Ancient Places

A depiction of a tree of life or axis mundi.
What do Mount Fuji in Japanese culture, the Dome of the Rock on the Temple Mount, Mecca in Islam, and the Black Hills for the Sioux all have in common? They are all examples of a belief in the axis mundi – a perceived center of the world, where Heaven and Earth are connected.


Hopewell mounds from the Mound City Group in Ohio. Representative image
During the Early Woodland Period (1000—200 BC), the Adena people constructed extensive burial mounds and earthworks throughout the Ohio Valley in Ohio, Indiana, Pennsylvania, Kentucky, and West Virginia. Many of the skeletal remains found in these mounds by early antiquarians and 20th-Century archaeologists were of powerfully-built individuals reaching between 6.5 and eight feet in height (198 cm – 244 cm).

Our Mission

At Ancient Origins, we believe that one of the most important fields of knowledge we can pursue as human beings is our beginnings. And while some people may seem content with the story as it stands, our view is that there exists countless mysteries, scientific anomalies and surprising artifacts that have yet to be discovered and explained.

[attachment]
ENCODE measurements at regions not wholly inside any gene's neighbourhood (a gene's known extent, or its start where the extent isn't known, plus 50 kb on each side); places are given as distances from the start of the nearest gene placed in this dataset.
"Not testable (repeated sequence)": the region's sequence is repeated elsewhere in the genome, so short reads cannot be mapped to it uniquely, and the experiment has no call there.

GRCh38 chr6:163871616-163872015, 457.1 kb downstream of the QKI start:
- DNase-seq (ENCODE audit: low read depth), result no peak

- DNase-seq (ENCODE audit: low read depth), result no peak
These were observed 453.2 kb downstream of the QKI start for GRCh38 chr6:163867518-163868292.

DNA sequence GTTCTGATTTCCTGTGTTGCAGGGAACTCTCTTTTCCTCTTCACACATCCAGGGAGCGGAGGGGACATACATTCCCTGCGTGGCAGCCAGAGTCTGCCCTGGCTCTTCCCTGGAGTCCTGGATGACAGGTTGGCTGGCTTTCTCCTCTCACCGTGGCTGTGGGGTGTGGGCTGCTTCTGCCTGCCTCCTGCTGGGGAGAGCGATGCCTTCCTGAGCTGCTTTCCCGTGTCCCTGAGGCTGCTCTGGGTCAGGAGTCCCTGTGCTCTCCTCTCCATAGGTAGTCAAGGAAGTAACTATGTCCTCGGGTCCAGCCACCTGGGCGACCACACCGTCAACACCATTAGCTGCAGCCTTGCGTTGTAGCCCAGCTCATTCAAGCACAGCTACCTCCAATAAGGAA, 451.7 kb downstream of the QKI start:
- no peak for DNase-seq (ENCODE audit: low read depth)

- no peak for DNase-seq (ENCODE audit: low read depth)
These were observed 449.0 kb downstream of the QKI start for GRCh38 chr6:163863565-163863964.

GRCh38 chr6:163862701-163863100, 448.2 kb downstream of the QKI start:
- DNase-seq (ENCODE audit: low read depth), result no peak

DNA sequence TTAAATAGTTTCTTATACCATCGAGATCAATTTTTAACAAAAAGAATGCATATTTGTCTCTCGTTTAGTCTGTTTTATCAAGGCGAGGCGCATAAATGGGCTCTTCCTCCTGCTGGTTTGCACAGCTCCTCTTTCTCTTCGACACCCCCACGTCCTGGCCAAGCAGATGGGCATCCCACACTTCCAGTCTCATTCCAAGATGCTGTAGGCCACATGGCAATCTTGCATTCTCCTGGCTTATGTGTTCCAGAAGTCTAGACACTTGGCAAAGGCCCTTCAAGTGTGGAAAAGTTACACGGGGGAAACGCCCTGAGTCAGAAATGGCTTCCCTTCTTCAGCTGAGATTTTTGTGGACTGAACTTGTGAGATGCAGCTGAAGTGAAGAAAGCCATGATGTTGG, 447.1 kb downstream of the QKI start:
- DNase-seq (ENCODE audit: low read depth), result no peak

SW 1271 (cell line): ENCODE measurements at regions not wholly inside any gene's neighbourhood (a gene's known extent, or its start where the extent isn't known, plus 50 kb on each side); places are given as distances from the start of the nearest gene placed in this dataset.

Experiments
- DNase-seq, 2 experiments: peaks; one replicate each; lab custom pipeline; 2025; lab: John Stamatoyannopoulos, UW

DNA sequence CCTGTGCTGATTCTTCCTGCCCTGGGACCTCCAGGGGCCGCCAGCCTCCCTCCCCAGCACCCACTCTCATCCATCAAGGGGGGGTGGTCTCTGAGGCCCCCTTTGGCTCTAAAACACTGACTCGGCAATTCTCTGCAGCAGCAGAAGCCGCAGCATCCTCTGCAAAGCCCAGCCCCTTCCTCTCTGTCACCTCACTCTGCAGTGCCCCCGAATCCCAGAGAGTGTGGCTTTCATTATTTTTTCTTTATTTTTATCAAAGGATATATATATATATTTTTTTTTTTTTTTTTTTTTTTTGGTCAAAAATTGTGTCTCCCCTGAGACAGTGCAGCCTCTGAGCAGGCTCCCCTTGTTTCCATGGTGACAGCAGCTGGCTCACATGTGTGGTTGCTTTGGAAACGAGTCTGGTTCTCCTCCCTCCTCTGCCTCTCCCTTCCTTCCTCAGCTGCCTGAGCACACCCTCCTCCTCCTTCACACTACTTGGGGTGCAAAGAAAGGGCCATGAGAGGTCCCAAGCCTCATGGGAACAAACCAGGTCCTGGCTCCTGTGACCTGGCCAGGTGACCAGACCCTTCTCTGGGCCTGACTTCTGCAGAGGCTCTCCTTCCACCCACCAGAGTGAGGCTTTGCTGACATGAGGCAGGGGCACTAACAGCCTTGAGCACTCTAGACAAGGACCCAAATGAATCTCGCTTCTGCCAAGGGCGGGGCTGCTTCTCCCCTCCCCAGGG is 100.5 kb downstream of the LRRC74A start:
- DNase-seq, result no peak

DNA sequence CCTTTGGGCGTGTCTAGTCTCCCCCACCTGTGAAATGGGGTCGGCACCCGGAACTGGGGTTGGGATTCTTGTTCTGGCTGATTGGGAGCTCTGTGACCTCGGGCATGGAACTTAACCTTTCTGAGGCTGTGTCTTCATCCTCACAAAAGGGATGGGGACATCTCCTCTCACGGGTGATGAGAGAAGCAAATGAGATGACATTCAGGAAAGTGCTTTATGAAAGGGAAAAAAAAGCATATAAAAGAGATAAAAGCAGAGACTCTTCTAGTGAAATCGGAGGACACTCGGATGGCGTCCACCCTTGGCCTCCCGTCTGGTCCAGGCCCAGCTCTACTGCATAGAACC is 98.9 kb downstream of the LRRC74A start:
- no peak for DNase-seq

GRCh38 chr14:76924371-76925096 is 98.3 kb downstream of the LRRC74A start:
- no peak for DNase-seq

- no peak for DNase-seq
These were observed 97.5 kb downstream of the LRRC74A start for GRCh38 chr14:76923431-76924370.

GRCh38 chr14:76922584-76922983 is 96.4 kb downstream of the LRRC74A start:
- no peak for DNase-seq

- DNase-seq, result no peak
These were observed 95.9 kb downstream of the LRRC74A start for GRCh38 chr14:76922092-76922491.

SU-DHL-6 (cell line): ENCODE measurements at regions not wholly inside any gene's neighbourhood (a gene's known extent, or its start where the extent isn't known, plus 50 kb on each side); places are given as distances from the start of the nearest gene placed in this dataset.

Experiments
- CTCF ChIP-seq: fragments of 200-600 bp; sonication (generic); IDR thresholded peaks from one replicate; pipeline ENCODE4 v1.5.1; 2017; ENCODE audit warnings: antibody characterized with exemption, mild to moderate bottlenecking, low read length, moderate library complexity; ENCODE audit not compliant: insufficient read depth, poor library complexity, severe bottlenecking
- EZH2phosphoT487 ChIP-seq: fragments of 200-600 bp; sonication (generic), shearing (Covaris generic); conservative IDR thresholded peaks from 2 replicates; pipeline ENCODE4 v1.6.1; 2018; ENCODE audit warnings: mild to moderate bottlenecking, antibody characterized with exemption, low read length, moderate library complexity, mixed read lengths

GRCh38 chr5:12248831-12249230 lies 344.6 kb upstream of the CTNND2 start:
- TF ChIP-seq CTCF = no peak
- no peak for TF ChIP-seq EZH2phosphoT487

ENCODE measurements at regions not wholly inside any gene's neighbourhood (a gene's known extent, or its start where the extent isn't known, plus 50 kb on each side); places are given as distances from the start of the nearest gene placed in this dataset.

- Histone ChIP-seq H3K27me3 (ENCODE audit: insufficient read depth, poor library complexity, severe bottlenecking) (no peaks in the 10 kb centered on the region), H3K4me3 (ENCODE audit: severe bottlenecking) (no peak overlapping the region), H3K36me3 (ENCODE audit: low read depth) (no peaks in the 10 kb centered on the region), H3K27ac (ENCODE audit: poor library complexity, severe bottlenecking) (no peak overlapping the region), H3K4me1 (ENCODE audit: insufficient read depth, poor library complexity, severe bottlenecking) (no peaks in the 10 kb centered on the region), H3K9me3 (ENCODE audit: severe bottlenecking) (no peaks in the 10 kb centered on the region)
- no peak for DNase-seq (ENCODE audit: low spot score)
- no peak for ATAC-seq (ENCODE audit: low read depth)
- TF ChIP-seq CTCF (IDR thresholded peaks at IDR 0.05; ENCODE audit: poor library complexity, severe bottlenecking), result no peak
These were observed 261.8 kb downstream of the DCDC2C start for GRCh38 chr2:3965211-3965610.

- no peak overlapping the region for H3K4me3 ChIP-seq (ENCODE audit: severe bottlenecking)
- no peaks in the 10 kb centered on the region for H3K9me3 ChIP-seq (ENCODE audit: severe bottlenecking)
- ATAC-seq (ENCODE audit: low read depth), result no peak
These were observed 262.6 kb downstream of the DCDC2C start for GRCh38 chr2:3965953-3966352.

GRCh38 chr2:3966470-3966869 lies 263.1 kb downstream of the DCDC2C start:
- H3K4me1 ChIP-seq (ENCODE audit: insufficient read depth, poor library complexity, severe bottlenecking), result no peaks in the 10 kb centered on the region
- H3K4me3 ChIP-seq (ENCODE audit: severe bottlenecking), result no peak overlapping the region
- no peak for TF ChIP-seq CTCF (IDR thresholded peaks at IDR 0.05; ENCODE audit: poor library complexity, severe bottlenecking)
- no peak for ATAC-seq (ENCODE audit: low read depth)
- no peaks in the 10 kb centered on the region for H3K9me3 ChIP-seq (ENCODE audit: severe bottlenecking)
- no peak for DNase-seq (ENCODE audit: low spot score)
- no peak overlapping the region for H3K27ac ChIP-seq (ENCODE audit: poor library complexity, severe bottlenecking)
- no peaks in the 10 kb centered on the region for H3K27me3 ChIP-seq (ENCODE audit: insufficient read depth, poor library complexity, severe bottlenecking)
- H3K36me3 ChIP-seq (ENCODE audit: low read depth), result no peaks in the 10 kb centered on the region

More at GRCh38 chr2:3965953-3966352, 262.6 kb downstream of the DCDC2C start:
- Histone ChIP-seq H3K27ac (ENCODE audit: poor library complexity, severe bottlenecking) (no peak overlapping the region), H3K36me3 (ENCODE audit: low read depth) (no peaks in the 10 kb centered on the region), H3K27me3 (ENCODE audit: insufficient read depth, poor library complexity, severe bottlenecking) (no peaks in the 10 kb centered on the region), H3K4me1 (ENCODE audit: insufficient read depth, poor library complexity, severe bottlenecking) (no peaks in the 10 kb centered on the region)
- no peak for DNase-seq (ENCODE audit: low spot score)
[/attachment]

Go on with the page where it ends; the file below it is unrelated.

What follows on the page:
The goal of Ancient Origins is to highlight recent archaeological discoveries, peer-reviewed academic research and evidence, as well as offering alternative viewpoints and explanations of science, archaeology, mythology, religion and history around the globe.

We’re the only Pop Archaeology site combining scientific research with out-of-the-box perspectives.

By bringing together top experts and authors, this archaeology website explores lost civilizations, examines sacred writings, tours ancient places, investigates ancient discoveries and questions mysterious happenings. Our open community is dedicated to digging into the origins of our species on planet earth, and question wherever the discoveries might take us. We seek to retell the story of our beginnings. 

Ancient Image Galleries

View from the Castle Gate (Burgtor). (Public Domain)
Door surrounded by roots of Tetrameles nudiflora in the Khmer temple of Ta Phrom, Angkor temple complex, located today in Cambodia. (CC BY-SA 3.0)
Cable car in the Xihai (West Sea) Grand Canyon (CC BY-SA 4.0)
Next article